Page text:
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April 13, 1940

CEREBRAL SYMPTOMS IN FEVER THERAPYWITH ESPECIAL REFERENCE TO CEREBRAL HYDRODYNAMICS AND PRESSURE-VOLUME RELATIONSHIPS: A STUDY OF FOUR CASES

JAMA. 1940;114(15):1437-1439. doi:10.1001/jama.1940.02810150023007
Abstract

Certain definite physical and hydrodynamic alterations take place intracranially during fever therapy and demand immediate recognition by the clinician or technician in charge. Certain dangers incident to treatment can thus be avoided, the patient made more comfortable and the management of certain diseases made more efficacious by proper treatment.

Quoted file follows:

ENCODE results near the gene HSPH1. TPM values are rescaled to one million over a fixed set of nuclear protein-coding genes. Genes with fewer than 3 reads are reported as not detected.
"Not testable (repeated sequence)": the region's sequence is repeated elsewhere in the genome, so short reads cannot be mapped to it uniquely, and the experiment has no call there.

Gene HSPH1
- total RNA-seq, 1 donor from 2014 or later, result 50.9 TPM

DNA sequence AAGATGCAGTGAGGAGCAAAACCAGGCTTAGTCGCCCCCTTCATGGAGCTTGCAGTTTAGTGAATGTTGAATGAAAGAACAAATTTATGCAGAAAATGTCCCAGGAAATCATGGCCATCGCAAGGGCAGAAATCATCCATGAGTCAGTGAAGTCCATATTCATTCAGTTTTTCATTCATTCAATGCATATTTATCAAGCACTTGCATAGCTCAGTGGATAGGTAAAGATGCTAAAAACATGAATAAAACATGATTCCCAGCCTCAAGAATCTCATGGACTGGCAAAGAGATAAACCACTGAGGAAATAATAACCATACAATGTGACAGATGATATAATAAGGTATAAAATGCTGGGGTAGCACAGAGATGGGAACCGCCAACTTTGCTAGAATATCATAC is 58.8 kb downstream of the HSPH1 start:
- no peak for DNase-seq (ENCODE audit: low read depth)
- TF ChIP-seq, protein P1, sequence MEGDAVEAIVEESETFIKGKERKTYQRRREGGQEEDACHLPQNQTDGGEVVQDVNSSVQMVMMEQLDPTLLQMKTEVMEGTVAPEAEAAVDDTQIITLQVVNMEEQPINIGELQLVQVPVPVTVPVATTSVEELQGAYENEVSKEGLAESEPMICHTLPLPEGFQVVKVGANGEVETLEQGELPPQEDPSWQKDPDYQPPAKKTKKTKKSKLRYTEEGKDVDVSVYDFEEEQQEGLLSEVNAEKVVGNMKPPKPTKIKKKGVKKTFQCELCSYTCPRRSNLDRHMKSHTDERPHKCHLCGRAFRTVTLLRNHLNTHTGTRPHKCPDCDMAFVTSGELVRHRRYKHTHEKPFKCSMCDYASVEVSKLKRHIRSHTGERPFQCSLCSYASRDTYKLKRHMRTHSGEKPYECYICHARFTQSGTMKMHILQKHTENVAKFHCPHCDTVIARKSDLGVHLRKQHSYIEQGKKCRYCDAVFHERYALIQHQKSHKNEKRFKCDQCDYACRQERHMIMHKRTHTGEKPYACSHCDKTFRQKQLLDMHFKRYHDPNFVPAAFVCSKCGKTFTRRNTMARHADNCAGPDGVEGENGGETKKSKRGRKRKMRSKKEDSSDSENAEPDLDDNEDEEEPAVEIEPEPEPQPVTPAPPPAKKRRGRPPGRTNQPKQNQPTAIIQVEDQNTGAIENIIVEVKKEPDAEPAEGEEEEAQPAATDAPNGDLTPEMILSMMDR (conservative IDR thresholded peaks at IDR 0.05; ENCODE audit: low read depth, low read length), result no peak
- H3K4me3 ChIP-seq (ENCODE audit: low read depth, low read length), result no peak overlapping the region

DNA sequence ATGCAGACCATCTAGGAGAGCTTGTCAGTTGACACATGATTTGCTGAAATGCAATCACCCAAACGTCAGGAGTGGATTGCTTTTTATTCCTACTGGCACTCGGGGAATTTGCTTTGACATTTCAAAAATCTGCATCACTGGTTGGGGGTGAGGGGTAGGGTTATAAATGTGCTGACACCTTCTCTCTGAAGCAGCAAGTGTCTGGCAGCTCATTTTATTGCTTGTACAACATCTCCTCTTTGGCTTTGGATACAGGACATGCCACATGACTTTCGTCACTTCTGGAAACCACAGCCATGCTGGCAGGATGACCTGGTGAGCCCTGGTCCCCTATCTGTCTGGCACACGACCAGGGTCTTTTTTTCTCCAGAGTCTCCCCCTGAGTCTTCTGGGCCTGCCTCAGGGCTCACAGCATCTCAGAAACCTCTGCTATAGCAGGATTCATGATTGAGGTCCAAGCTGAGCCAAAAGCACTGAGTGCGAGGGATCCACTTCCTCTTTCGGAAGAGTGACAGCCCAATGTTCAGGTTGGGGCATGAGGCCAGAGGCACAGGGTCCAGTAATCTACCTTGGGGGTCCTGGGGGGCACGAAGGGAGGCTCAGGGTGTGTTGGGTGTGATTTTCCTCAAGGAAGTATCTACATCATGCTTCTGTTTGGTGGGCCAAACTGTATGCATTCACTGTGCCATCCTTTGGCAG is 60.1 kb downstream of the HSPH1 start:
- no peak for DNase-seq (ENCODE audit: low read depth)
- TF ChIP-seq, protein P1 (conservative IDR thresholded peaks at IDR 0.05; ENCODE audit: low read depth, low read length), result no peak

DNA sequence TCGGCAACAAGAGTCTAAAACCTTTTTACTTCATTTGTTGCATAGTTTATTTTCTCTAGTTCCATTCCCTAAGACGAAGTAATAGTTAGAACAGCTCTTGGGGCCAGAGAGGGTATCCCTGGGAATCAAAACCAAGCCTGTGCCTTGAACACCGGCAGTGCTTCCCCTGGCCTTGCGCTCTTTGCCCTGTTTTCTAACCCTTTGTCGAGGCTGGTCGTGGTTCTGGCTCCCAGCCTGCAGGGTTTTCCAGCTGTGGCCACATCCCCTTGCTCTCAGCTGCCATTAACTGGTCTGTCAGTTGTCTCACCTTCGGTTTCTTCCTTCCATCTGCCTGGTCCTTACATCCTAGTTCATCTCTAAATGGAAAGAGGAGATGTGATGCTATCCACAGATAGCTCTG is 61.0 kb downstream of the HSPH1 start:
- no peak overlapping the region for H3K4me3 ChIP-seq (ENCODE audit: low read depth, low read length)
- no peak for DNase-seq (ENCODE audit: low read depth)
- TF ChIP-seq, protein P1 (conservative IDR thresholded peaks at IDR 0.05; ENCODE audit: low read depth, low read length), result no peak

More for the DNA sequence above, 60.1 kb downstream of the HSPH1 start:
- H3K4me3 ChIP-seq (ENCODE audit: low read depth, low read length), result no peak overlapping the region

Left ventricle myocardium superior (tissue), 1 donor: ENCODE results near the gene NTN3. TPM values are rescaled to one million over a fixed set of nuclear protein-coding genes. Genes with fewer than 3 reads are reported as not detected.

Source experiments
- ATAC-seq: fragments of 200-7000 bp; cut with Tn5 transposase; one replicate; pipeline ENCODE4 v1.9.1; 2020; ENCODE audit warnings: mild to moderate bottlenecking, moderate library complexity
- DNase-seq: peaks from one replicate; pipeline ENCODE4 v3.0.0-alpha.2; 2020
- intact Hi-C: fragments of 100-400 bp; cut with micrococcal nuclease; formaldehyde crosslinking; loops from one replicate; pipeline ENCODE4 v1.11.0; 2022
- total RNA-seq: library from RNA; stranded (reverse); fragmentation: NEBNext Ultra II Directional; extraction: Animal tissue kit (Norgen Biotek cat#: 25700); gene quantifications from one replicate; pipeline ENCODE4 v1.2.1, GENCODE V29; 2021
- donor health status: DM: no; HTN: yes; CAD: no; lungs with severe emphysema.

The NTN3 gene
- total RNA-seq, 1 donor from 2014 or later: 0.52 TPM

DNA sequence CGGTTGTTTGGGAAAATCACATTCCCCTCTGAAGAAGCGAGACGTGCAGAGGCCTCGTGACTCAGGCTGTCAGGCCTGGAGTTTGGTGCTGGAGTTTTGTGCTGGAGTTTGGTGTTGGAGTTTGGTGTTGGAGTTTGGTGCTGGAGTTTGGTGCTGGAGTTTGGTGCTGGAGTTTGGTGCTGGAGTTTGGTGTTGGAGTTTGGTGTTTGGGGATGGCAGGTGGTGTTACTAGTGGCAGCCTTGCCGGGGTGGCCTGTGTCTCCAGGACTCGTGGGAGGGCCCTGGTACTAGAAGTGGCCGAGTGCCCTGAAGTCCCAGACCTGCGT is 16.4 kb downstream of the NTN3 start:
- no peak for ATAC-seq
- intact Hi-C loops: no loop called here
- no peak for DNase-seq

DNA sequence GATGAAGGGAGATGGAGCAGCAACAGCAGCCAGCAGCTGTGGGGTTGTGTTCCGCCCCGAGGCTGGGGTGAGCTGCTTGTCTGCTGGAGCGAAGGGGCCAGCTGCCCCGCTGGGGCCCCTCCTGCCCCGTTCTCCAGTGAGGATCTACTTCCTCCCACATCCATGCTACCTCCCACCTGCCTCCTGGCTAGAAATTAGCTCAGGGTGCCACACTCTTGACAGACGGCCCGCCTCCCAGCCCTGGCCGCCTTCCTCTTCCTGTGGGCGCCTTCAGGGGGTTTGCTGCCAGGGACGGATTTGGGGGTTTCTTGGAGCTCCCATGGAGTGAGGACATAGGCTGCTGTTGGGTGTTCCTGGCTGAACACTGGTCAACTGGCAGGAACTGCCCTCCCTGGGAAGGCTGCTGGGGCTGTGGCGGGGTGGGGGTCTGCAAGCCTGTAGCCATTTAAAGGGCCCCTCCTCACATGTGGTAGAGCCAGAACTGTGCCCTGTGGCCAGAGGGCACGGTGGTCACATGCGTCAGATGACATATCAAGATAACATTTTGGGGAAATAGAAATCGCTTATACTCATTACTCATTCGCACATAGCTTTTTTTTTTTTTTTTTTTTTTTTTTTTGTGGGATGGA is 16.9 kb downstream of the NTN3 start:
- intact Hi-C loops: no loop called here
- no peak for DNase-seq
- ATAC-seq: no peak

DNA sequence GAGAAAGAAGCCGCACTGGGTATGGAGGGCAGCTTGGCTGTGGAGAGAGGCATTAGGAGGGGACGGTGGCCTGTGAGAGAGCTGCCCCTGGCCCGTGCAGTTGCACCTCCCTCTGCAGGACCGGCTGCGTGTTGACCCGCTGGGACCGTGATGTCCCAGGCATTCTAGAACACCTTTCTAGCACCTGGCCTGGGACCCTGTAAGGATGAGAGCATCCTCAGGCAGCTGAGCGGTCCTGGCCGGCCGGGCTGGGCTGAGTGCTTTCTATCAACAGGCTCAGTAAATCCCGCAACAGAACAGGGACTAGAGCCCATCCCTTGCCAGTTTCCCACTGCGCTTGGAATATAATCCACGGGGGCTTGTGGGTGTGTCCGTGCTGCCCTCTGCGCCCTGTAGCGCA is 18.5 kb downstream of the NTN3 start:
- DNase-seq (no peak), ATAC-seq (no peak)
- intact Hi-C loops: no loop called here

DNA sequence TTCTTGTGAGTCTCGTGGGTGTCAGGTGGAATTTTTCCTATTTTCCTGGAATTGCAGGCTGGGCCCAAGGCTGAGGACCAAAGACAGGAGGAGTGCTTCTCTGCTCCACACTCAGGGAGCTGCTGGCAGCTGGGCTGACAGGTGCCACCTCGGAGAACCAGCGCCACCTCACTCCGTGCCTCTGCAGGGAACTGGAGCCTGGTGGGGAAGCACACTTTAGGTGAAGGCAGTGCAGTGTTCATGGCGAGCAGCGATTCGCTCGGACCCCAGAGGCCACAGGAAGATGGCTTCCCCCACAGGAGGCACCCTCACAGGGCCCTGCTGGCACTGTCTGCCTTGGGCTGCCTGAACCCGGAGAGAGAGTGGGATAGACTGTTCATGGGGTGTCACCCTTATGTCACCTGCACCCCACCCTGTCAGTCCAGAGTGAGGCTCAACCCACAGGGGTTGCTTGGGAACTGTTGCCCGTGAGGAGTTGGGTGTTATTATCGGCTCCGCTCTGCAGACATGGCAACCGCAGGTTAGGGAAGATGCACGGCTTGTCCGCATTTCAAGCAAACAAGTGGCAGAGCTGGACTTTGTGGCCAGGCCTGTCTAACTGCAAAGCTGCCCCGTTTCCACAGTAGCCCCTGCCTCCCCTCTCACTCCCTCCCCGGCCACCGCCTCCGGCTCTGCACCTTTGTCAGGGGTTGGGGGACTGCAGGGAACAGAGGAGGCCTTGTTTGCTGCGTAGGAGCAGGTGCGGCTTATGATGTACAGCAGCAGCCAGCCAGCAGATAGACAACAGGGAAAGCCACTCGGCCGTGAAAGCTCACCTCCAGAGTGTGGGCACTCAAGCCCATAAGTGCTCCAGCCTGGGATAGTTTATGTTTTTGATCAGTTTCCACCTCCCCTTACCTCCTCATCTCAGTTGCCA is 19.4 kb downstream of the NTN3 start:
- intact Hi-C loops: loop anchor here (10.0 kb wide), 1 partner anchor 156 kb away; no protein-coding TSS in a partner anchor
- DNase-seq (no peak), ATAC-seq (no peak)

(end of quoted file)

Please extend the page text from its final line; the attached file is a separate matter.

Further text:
It is important to recognize early symptoms and signs of cerebral anoxia and edema which are produced during the course of artificial fever therapy. The recognition of certain characteristic manifestations of cerebral hyperemia is equally important. By properly timed spinal drainage, the intracerebral pressure and volume relationships can be maintained at a normal level and the dangerous phases of cerebral anemia and hyperemia can be prevented. It is a well recognized fact that serious and permanent brain damage may occur when either state prevails.

During the course of hyperpyrexia several salient physiologic changes are recognized.1 In the induction phase there

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